Pinhero said his commission received no cooperation from the Syrian government, which has not publicly commented on the findings. He called on the authorities to cooperate with the panel as it prepares a second report due in March. He said full access would also allow the commission to investigate Syrian claims that protestors have also participated in violent acts.

The panel’s report will go to the Human Rights Council and the U.N. General Assembly. It will be up to those bodies to decide what to do next.

Some information for this report was provided by AP, AFP and Reuters.

Join the conversation on our social journalism site - Middle East Voices. Follow our Middle East reports on Twitter and discuss them on our Facebook page.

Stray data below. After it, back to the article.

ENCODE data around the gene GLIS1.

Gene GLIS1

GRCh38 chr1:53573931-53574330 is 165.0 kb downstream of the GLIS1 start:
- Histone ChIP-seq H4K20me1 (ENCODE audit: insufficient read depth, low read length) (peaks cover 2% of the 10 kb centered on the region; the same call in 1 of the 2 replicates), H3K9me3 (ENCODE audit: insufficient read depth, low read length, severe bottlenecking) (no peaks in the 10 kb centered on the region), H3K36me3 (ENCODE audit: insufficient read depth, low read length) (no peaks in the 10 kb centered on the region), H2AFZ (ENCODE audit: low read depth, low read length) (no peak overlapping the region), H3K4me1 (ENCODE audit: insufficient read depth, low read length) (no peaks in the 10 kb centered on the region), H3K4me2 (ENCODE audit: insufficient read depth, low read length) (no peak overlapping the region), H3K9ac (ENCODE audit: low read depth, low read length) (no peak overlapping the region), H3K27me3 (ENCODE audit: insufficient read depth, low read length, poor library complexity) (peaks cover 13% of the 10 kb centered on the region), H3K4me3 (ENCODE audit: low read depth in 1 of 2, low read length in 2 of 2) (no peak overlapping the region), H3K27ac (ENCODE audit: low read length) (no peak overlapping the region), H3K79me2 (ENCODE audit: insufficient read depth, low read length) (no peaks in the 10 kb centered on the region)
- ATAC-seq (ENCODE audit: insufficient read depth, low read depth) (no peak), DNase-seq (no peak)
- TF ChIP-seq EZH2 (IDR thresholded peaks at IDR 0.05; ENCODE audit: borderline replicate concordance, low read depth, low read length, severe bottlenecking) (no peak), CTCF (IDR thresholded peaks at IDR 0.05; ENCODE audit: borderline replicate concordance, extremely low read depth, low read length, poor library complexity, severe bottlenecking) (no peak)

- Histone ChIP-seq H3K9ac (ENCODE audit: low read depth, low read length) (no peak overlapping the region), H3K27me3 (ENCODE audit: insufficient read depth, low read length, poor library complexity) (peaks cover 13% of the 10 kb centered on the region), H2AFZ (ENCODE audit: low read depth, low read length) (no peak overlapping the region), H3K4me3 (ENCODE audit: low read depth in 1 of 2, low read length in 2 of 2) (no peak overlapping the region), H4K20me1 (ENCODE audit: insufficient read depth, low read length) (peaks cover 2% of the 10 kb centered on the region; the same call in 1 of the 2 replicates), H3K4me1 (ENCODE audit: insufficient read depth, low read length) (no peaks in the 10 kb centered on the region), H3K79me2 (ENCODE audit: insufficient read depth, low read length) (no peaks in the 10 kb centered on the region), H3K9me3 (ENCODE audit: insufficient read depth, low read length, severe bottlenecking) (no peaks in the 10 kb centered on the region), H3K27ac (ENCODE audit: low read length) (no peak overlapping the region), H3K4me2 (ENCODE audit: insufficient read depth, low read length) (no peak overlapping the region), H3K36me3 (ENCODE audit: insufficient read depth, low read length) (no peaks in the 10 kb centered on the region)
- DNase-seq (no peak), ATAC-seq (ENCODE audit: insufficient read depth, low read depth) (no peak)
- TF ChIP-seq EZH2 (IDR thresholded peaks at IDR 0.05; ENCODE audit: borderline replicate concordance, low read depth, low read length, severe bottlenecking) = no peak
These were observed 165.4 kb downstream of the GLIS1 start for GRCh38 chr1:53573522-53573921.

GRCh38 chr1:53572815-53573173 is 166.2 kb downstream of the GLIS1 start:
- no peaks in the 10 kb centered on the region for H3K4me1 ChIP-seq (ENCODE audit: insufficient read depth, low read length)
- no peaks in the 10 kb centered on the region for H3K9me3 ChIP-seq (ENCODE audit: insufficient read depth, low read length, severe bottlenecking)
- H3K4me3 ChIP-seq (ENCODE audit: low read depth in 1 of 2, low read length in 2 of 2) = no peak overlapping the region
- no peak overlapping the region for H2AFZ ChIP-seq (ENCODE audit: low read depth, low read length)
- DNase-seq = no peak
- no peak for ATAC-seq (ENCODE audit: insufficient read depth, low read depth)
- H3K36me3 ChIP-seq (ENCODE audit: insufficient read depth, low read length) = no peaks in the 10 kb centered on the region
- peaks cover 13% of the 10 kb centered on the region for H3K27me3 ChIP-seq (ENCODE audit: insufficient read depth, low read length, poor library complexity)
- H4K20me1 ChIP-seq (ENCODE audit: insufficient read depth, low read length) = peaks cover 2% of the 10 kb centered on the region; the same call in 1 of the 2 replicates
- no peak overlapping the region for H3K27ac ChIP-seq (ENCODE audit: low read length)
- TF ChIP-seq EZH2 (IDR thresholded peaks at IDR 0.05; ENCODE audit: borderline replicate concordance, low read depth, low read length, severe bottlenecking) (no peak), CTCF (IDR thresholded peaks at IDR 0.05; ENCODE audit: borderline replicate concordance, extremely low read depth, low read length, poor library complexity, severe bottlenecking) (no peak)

You May Like

Is Air Travel Safe?

Aviation expert says despite tragic losses of Malaysian Airlines flights 370 and 17, industry experienced lowest fatality rate in recorded history last year More

Multimedia 100 Days Later, Nigerian Girls Still Held

Activists holding rallies in Nigeria and several other countries to mark 100th day of captivity for more than 200 schoolgirls being held by Boko Haram More

Chocolate Too Bitter? Swap Sugar for Mushrooms

US food technology company develops fermentation process using mushrooms to reduce bitterness in cocoa beans, believes it will cut sugar content in candy More

This forum has been closed.
Comments
     
There are no comments in this forum. Be first and add one

Featured Videos

Your JavaScript is turned off or you have an old version of Adobe's Flash Player. Get the latest Flash player.
US Carriers Suspend Travel to Israeli
X
Carolyn Presutti
July 23, 2014 1:21 AM